Multiplying Themselves: Women Cosmetics Sellers in Ecuador
With the “feminization of labor,” more women in developing countries are working for pay, but that work is precarious and often exists in the informal economy. This paper examines the situation of Ecuadorian women selling cosmetics through a multilevel direct sales organization in which earnings are dependent on the amount of product sold and the number of sellers recruited. This relatively new type of gendered, paid employment promises to help women achieve balance between paid work and family responsibilities. Using ethnographic methods to explore direct-selling mothers' identities, strategies, and struggles, this study finds that such a balance remains elusive for these women sellers, despite the purported flexibility of direct sales work. It discusses the finding that women think about their paid work and family roles as connected and examines the myth prevalent among direct sellers that successfully balancing paid work and family comes from “organizing yourself.”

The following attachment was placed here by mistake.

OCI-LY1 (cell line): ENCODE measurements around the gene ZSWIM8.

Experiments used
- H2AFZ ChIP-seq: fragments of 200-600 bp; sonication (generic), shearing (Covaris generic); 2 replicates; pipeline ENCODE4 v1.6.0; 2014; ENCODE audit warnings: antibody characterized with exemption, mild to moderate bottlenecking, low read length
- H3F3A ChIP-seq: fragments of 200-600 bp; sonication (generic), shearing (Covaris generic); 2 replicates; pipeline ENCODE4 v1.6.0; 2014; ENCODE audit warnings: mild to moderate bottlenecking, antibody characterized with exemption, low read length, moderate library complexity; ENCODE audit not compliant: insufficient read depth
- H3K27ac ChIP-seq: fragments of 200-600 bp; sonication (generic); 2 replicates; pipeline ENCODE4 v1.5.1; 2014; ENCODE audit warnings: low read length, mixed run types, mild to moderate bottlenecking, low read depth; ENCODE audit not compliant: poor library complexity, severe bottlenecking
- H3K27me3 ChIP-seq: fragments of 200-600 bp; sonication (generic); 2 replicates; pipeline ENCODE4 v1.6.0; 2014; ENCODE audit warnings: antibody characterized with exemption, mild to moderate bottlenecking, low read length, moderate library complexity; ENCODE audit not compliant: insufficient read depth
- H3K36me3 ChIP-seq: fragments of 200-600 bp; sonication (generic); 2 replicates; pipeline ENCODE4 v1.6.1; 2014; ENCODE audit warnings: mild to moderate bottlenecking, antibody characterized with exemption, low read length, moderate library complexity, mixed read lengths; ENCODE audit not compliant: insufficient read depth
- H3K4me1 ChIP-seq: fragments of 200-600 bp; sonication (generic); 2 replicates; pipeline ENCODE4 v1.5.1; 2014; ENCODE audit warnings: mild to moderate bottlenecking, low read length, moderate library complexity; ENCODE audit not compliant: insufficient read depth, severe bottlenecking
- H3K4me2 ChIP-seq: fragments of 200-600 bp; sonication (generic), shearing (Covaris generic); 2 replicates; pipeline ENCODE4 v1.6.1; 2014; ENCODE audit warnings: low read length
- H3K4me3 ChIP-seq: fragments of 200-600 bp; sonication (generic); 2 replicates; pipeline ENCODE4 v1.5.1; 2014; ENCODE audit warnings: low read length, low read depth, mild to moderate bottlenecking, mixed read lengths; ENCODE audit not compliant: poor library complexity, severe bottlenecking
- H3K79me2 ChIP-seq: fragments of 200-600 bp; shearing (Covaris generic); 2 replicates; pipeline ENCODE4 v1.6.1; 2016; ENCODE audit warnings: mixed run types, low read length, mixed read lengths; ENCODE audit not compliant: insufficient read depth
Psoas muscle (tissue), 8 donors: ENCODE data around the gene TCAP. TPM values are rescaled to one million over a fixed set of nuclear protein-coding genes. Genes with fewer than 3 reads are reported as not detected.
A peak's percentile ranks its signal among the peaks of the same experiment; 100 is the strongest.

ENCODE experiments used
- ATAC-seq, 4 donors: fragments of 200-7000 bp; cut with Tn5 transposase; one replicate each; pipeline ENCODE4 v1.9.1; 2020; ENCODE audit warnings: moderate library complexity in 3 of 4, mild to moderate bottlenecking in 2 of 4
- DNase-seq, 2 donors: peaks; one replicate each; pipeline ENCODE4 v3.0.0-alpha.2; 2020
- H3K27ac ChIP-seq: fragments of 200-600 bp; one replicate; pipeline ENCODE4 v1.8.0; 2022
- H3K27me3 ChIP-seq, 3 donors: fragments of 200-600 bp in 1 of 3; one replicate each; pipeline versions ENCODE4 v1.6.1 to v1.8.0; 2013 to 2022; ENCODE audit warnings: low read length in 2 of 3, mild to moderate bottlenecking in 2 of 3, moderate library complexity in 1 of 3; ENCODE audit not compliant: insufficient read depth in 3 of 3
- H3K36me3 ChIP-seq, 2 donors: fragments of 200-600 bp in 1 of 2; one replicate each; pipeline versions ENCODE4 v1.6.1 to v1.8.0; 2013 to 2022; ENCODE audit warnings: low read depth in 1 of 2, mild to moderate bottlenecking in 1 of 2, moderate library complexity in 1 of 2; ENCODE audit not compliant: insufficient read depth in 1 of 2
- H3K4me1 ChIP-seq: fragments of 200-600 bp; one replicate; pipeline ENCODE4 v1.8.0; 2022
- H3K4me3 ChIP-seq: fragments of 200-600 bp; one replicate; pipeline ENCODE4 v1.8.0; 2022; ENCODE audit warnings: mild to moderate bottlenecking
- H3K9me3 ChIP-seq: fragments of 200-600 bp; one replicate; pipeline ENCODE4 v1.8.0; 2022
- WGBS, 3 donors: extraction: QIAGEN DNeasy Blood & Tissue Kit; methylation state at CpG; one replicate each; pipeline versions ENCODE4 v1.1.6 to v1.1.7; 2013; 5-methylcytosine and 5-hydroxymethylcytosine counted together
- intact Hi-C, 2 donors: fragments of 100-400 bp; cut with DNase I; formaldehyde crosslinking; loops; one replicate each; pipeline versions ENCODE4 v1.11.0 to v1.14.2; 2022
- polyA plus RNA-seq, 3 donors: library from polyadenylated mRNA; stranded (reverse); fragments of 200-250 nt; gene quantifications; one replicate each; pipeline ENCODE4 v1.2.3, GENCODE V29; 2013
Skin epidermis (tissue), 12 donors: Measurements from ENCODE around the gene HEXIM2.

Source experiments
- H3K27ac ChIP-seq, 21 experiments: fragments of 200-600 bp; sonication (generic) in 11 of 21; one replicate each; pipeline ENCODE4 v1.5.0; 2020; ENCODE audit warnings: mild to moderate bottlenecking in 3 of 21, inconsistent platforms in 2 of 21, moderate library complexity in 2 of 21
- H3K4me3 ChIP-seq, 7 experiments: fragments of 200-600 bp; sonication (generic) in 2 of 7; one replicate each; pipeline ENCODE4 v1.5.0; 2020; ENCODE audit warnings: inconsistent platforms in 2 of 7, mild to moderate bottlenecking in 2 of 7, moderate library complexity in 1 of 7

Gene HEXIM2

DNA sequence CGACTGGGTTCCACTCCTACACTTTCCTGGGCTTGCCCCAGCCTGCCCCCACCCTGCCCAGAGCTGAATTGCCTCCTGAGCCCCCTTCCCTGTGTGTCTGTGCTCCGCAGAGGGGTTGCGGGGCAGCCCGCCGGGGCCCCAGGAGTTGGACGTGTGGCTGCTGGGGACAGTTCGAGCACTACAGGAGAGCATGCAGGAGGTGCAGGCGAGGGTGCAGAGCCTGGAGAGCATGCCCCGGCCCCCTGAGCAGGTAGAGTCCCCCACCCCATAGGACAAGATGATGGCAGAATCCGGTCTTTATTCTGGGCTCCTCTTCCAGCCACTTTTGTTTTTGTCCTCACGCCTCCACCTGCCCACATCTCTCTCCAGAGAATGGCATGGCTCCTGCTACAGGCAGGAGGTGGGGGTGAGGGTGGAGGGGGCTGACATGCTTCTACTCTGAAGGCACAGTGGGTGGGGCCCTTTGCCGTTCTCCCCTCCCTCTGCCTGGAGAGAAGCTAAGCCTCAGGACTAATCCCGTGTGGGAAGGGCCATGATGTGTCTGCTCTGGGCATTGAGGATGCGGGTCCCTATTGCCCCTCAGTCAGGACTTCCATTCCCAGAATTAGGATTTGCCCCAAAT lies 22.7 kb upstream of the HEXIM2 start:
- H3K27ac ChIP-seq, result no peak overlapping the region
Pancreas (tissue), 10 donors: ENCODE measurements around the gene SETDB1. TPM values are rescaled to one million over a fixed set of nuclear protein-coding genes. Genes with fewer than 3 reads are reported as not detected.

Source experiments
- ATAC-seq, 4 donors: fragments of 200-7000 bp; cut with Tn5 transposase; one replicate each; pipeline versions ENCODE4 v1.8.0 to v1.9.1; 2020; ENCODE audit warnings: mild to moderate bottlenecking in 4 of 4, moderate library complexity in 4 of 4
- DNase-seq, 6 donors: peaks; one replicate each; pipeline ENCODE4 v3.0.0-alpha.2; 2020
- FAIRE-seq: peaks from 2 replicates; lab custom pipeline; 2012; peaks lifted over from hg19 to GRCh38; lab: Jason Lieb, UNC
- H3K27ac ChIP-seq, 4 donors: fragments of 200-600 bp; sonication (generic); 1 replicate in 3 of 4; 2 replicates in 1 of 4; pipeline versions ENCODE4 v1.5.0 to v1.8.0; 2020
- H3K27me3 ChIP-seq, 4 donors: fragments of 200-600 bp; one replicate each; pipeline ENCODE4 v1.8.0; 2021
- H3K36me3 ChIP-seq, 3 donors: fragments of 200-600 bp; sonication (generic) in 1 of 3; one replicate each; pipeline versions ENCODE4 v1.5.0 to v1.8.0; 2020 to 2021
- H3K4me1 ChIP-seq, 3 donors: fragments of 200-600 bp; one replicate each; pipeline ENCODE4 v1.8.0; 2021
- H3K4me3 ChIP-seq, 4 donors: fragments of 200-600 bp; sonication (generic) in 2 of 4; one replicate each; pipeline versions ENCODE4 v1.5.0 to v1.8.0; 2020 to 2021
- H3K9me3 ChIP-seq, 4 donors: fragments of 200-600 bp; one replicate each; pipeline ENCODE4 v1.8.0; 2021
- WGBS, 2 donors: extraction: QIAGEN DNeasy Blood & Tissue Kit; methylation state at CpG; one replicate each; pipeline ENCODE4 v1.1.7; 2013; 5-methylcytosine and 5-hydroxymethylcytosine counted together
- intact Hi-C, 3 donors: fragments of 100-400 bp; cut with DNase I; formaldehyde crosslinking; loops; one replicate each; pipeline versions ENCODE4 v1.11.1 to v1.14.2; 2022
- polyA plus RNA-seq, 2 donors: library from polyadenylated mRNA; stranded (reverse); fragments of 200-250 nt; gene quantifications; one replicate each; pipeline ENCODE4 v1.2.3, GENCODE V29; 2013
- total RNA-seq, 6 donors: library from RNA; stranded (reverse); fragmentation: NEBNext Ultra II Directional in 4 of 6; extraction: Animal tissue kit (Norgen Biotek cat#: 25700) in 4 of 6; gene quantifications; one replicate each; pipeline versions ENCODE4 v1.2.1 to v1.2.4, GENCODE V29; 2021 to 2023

Volume (Year): 17 (2011)
Issue (Month): 2 ()
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